Digital Workplace or digital working?

In my last two posts about the digital workplace I have covered an example of how field-based people use the digital workplace.  I then covered how people’s perception of the digital workplace should be more than just considering it is for office-based people only.

But is the digital workplace the best term to describe the new ways of working that people are adopting?  Is a term like ‘digital working’ a better description than ‘digital workplace’?

Firstly I don’t get too bothered about terms.  As long as there is a common understanding between me and the people I am communicating and working with then that is fine with me.  But it does help if that understanding can be easily achieved using a term that is meaningful.

Digital workplace

I describe this simply as ‘Work is something you do, not a place you go to’.  In a digital workplace you can:

  • Work from any location or while mobile
  • Have the same or similar online experience
  • Collaborate, search, and complete tasks online
  • Choose what tools you can use to do this
  • Feel comfortable whenever you are using it
  • Be confident you can use it when you need to
  • Have a better work/life balance

There are other, more detailed, definitions that describe the digital workplace.

digital working

But isn’t that explained as well by the term ‘digital working’?  It removes any ambiguity about it only referring to office-based rather than field-based or mobile people’s ways of working.

Is it better and maybe more meaningful to use the active term ‘working’ rather than something passive like ‘workplace’?  Does the increasing use and influence of mobile working also mean we should consider using ‘digital working’ now?


What are your views on these terms?  What best suits how your people in your organisation now work?  Is it ‘digital workplace’ or ‘digital working’ that we should be using?  I would love to hear from you.

4 responses to “Digital Workplace or digital working?

  1. Some great points raised there Mark, and I think this poses another question, which isn’t really to do with how people this *currently* applies to perceive it.

    I think this is going to be a major challenge to describe what this truly is, as such services and ways of working become more and more applicable to people that aren’t familiar with the terms. The job of ‘making that connection’ in the minds of those it applies to, in *terms* they can relate to, is not going to be straightforward – maybe it needs something completely abstract that people become cognizant of through mass adoption and turn into a new verb. Sounds a little crazy, but who would have thought ‘Google’ would become a globally accepted verb 10 years ago?!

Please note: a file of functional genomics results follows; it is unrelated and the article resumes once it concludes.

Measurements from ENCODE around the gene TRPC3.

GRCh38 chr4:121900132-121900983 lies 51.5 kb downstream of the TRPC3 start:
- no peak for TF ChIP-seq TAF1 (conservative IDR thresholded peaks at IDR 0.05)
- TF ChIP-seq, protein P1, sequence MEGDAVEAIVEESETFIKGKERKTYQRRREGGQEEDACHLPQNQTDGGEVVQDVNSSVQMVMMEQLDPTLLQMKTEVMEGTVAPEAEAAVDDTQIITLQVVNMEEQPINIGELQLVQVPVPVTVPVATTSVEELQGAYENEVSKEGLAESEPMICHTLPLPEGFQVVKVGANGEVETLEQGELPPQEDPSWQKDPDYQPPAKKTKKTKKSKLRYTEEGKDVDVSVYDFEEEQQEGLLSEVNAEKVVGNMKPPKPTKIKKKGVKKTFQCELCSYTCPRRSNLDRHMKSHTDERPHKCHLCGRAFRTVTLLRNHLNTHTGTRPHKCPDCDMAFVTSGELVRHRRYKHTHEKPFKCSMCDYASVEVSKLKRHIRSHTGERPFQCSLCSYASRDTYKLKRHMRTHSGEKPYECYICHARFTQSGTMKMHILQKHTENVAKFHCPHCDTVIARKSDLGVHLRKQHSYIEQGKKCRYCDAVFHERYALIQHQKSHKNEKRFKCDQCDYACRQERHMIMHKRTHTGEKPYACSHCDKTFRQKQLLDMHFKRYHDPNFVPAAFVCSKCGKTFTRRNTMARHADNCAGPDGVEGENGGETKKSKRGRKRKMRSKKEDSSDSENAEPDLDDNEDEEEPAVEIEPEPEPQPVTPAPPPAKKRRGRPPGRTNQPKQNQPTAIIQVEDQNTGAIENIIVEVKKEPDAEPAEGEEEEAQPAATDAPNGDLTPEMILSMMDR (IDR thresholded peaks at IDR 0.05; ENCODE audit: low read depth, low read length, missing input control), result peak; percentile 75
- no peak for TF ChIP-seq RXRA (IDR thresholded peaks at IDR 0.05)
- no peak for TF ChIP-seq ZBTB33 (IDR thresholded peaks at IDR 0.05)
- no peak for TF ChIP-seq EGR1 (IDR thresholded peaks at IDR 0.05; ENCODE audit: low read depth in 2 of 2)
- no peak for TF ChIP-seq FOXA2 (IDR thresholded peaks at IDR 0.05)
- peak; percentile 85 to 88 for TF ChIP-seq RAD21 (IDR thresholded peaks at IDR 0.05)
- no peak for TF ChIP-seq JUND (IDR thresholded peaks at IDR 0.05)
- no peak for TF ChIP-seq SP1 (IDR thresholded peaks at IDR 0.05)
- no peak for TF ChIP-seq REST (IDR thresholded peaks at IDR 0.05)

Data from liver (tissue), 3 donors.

Thanks for an interesting read 🙂

    • Thanks Sukh. I wonder how long the term ‘digital ……’ will still need to be used to show something different to how people are working now in a physical workplace? My normal way of working is to have my laptop and smartphone with me wherever I am for most of my engagement with clients and work. It can be in an office, home or while travelling (even 30,000 feet on norwegian airlines last week!). To do something different would feel wierd to me! I believe more and more people are adopting similar ways of working.

      I like the phrase ‘making that connection’ because it is open and flexible so it can be adapted to the work people do and how they do it. Change is happening more and more quickly. That’s why I feel digital workplace may need something different now……

  2. Mark as you know I am a proponent of agile working but like you dont get hung up on the semantics of definition – albeit clarity and understanding of the terms of the dicussion are important. The activity of work is for many not place dependent and whatever the prefix -agile, smart or digital etc -I agree the term should be “working” rather than “place”. However increasingly these prefix descriptors are becoming less relevant as agile, digital etc are becoming normal rather than new ways of working.

    • Hi Paul,

      Thanks for your comments. I agree with you especially your last point about it becoming less relevant as it is the normal rather than new way of working for more and more people.


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